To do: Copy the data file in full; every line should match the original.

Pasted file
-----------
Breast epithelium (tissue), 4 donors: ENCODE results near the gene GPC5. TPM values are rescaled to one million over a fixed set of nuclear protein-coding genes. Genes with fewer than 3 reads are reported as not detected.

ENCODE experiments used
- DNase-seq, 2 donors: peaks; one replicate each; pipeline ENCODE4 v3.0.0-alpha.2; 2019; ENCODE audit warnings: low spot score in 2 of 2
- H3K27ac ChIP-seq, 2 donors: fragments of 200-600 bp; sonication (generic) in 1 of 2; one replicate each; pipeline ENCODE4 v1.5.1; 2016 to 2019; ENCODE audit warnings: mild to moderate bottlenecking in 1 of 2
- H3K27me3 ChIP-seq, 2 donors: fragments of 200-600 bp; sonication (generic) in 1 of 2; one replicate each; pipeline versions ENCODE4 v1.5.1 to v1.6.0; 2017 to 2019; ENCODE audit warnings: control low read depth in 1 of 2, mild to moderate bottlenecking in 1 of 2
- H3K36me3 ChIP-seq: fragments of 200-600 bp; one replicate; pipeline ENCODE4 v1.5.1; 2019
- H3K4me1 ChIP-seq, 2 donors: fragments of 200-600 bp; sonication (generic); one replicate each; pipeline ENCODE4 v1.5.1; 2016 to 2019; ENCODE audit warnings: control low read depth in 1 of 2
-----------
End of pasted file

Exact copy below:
Breast epithelium (tissue), 4 donors: ENCODE results near the gene GPC5. TPM values are rescaled to one million over a fixed set of nuclear protein-coding genes. Genes with fewer than 3 reads are reported as not detected.

ENCODE experiments used
- DNase-seq, 2 donors: peaks; one replicate each; pipeline ENCODE4 v3.0.0-alpha.2; 2019; ENCODE audit warnings: low spot score in 2 of 2
- H3K27ac ChIP-seq, 2 donors: fragments of 200-600 bp; sonication (generic) in 1 of 2; one replicate each; pipeline ENCODE4 v1.5.1; 2016 to 2019; ENCODE audit warnings: mild to moderate bottlenecking in 1 of 2
- H3K27me3 ChIP-seq, 2 donors: fragments of 200-600 bp; sonication (generic) in 1 of 2; one replicate each; pipeline versions ENCODE4 v1.5.1 to v1.6.0; 2017 to 2019; ENCODE audit warnings: control low read depth in 1 of 2, mild to moderate bottlenecking in 1 of 2
- H3K36me3 ChIP-seq: fragments of 200-600 bp; one replicate; pipeline ENCODE4 v1.5.1; 2019
- H3K4me1 ChIP-seq, 2 donors: fragments of 200-600 bp; sonication (generic); one replicate each; pipeline ENCODE4 v1.5.1; 2016 to 2019; ENCODE audit warnings: control low read depth in 1 of 2